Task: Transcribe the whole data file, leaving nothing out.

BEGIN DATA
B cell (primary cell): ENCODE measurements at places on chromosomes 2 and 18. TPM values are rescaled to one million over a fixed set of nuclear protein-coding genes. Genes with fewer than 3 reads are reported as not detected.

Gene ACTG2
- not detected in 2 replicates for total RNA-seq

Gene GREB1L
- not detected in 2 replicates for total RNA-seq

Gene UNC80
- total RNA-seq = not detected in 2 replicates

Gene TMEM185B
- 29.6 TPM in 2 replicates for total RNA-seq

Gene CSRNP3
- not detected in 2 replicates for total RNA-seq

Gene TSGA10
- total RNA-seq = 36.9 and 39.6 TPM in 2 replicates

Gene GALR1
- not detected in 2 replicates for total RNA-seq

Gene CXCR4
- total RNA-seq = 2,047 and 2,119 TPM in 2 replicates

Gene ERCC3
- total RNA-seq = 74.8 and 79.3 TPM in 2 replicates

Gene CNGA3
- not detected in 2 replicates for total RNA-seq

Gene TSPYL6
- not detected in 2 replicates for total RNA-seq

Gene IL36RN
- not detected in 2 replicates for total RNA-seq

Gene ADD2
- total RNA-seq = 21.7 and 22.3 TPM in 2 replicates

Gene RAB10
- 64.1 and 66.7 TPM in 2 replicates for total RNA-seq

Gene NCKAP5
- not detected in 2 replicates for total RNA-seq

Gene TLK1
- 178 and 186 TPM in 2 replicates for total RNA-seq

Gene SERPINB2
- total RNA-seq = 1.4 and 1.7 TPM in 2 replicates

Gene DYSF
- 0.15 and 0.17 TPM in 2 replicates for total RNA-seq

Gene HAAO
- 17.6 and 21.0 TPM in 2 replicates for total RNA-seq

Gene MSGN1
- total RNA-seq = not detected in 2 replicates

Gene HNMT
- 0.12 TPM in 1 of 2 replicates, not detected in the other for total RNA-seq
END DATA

B cell (primary cell): ENCODE measurements at places on chromosomes 2 and 18. TPM values are rescaled to one million over a fixed set of nuclear protein-coding genes. Genes with fewer than 3 reads are reported as not detected.

Gene ACTG2
- not detected in 2 replicates for total RNA-seq

Gene GREB1L
- not detected in 2 replicates for total RNA-seq

Gene UNC80
- total RNA-seq = not detected in 2 replicates

Gene TMEM185B
- 29.6 TPM in 2 replicates for total RNA-seq

Gene CSRNP3
- not detected in 2 replicates for total RNA-seq

Gene TSGA10
- total RNA-seq = 36.9 and 39.6 TPM in 2 replicates

Gene GALR1
- not detected in 2 replicates for total RNA-seq

Gene CXCR4
- total RNA-seq = 2,047 and 2,119 TPM in 2 replicates

Gene ERCC3
- total RNA-seq = 74.8 and 79.3 TPM in 2 replicates

Gene CNGA3
- not detected in 2 replicates for total RNA-seq

Gene TSPYL6
- not detected in 2 replicates for total RNA-seq

Gene IL36RN
- not detected in 2 replicates for total RNA-seq

Gene ADD2
- total RNA-seq = 21.7 and 22.3 TPM in 2 replicates

Gene RAB10
- 64.1 and 66.7 TPM in 2 replicates for total RNA-seq

Gene NCKAP5
- not detected in 2 replicates for total RNA-seq

Gene TLK1
- 178 and 186 TPM in 2 replicates for total RNA-seq

Gene SERPINB2
- total RNA-seq = 1.4 and 1.7 TPM in 2 replicates

Gene DYSF
- 0.15 and 0.17 TPM in 2 replicates for total RNA-seq

Gene HAAO
- 17.6 and 21.0 TPM in 2 replicates for total RNA-seq

Gene MSGN1
- total RNA-seq = not detected in 2 replicates

Gene HNMT
- 0.12 TPM in 1 of 2 replicates, not detected in the other for total RNA-seq